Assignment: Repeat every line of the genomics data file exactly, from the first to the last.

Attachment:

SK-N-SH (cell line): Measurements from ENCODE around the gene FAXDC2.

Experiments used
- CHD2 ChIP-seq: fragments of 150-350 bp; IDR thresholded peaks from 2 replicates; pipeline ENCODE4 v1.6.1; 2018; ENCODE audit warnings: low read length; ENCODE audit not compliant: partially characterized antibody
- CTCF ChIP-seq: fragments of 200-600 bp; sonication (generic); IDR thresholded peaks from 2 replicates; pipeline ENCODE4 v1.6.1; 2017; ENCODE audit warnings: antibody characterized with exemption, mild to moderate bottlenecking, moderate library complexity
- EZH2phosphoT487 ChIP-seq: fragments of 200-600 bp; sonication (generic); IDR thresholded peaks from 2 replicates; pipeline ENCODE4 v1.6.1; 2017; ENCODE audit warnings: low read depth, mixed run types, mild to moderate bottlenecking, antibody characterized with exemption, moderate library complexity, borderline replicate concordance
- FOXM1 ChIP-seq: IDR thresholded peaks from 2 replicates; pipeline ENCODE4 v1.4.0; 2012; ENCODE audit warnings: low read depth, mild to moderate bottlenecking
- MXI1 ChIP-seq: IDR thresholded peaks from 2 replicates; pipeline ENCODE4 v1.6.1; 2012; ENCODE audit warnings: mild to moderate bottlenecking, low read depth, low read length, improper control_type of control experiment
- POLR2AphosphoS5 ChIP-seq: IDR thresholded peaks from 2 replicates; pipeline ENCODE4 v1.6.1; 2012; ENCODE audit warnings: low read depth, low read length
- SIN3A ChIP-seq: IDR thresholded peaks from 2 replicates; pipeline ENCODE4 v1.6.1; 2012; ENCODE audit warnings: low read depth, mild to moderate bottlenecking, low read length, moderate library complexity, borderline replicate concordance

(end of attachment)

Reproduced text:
SK-N-SH (cell line): Measurements from ENCODE around the gene FAXDC2.

Experiments used
- CHD2 ChIP-seq: fragments of 150-350 bp; IDR thresholded peaks from 2 replicates; pipeline ENCODE4 v1.6.1; 2018; ENCODE audit warnings: low read length; ENCODE audit not compliant: partially characterized antibody
- CTCF ChIP-seq: fragments of 200-600 bp; sonication (generic); IDR thresholded peaks from 2 replicates; pipeline ENCODE4 v1.6.1; 2017; ENCODE audit warnings: antibody characterized with exemption, mild to moderate bottlenecking, moderate library complexity
- EZH2phosphoT487 ChIP-seq: fragments of 200-600 bp; sonication (generic); IDR thresholded peaks from 2 replicates; pipeline ENCODE4 v1.6.1; 2017; ENCODE audit warnings: low read depth, mixed run types, mild to moderate bottlenecking, antibody characterized with exemption, moderate library complexity, borderline replicate concordance
- FOXM1 ChIP-seq: IDR thresholded peaks from 2 replicates; pipeline ENCODE4 v1.4.0; 2012; ENCODE audit warnings: low read depth, mild to moderate bottlenecking
- MXI1 ChIP-seq: IDR thresholded peaks from 2 replicates; pipeline ENCODE4 v1.6.1; 2012; ENCODE audit warnings: mild to moderate bottlenecking, low read depth, low read length, improper control_type of control experiment
- POLR2AphosphoS5 ChIP-seq: IDR thresholded peaks from 2 replicates; pipeline ENCODE4 v1.6.1; 2012; ENCODE audit warnings: low read depth, low read length
- SIN3A ChIP-seq: IDR thresholded peaks from 2 replicates; pipeline ENCODE4 v1.6.1; 2012; ENCODE audit warnings: low read depth, mild to moderate bottlenecking, low read length, moderate library complexity, borderline replicate concordance